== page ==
If you feel nervous about appearing for a college interview, you should know that these conversations are not as daunting as you may think. On top of that, these are not the primary deciding factors of your admission.
Your candidature is highly dependent upon your GPA, SAT/ACT score, class rank, and your overall performance index in high school. Nonetheless, some colleges mandate interviews as part of the application process.
To be honest, if you prepare well, you can turn odds in your favor by acing these interviews.
Why Appear for a College Interview?
For most students, college interviews are the very first interviews they ever participate in. The majority of colleges look forward to talking with students to know them better and learn about personality traits that aren’t obvious from applications.
At some universities, interviews are optional, but even then, opting for one is a wise decision. You can seek benefits from them by asking the right questions about the college. You also get a chance to showcase your personality and help them decide why you are a good fit.
Beneficial Tips to Pull off Your Interview
There are always three phases of an interview. Thorough planning and preparation lead to a smooth discussion with the interviewer. And what you do afterward defines your last impression. You can use a write my essays service for your assignments while you gear up for your interviews.
To perform well, here’s what you should do.
Before the Interview
- Since the appointment calendar gets booked quickly, pick the earliest slot available because you certainly don’t want to miss out.
- Schedule your interviews, keeping the most-wanted colleges last in the arrangement. The interviews with representatives of other colleges will help you improve and boost your confidence so you are well-prepared for the most important meetings.
- Research about the prospective school beforehand. It doesn’t mean that you have to memorize all about it, but it is better to know basic information about the college and the courses you are interested in.
- Look up the Internet for possible questions asked in college interviews and prepare answers for them. You can also look for questions that your answers may lead to and think of appropriate responses accordingly.
- Even if you have answers to all the questions, if you don’t practice, you may not perform well. Once you are in the room with your interviewer, you may forget everything you prepared. Hence, practice your answers several times.
- Have someone ask the questions and answer them as if you are in a real interview. Try not to sound robotic or as if you are reading from a piece of paper. Ask your practice partner to point out your weaknesses and work on them.
- Prepare some questions of your own too. You can ask them at the end of the interview to gather more information about the prospective college. You can seek to know about placement policies, extracurricular activities, alumni network, a piece of advice for new enrolment, etc.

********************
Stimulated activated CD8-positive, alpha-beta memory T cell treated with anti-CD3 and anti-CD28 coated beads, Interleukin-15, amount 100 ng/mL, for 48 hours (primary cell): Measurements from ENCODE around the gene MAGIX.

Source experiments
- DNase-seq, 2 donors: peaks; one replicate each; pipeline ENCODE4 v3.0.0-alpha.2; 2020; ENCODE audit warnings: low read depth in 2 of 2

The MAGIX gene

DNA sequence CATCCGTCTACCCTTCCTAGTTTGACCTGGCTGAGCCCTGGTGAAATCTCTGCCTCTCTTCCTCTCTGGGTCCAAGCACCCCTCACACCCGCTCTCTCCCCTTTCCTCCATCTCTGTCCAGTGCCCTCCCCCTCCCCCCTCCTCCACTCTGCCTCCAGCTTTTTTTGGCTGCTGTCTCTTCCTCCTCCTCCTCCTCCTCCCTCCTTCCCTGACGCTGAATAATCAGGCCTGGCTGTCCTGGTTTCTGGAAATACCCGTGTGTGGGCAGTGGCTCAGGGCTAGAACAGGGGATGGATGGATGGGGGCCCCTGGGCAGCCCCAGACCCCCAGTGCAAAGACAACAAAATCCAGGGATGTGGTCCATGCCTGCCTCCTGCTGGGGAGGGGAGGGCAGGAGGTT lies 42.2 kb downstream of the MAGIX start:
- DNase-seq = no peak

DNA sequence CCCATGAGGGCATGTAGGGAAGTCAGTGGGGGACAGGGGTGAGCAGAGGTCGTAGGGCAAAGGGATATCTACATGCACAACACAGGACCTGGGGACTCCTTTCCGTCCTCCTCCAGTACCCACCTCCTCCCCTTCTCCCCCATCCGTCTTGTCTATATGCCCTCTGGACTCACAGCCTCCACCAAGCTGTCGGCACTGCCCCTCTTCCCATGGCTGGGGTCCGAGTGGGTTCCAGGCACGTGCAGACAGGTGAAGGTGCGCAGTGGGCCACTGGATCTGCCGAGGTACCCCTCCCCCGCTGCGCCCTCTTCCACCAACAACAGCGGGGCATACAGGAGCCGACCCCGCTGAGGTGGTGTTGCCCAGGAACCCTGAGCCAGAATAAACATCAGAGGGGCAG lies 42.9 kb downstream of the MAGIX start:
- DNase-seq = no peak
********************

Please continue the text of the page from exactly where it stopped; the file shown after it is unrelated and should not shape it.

At the Interview
- Your dress sense and your gestures will cast your first impression. Hence, dress nicely and formally. Also, make sure to maintain a good posture all the time.
- Interviewers tend to judge you from your body language, so keep your hand and feet movements to a minimum and maintain eye contact.
- As soon as you enter the room or join the meeting online, greet the officer politely. Proceed to shake hands if your interview is not virtual.
- When asked a question, think before you speak and keep it conversational. You should also avoid answering with yes or no. Instead, give elaborative answers.
- If the admission officer poses a question you weren’t prepared for, think for a moment before responding. You can analyze the question and come up with an appropriate answer if you don’t rush.
- Fillers kill the conversation. Avoid using fillers such as “um,” “basically,” and “like.” If you find yourself doing it, let your admission officer know that this is your first interview and you are a little nervous. They will appreciate your honesty and won’t judge your communication skills.
- Keep your responses crisp and emphasize what qualities you will bring to the campus. Colleges are always on the lookout for students who are talented, energetic, eager to learn, and problem-solvers. Think of your personality traits that will be beneficial for other students and the college as a whole.
- When the admission officer confirms that they have nothing else to ask, seek permission to ask questions yourself. Put forth the queries that you prepared. You can also request feedback.
After the Interview
- Leave the room gracefully regardless of how the meeting went. Smile and wish the officer a good day.
- Send a “thank you” email afterward, mentioning that you’re looking forward to the result or that you are excited to join the college.
Participating in interviews for the first time can be overwhelming. But remember, they are just well-thought-of conversations. Don’t over-pretend; instead, showcase the best version of yourself. A little preparation, practice, and composure will be more than enough to ace your interview.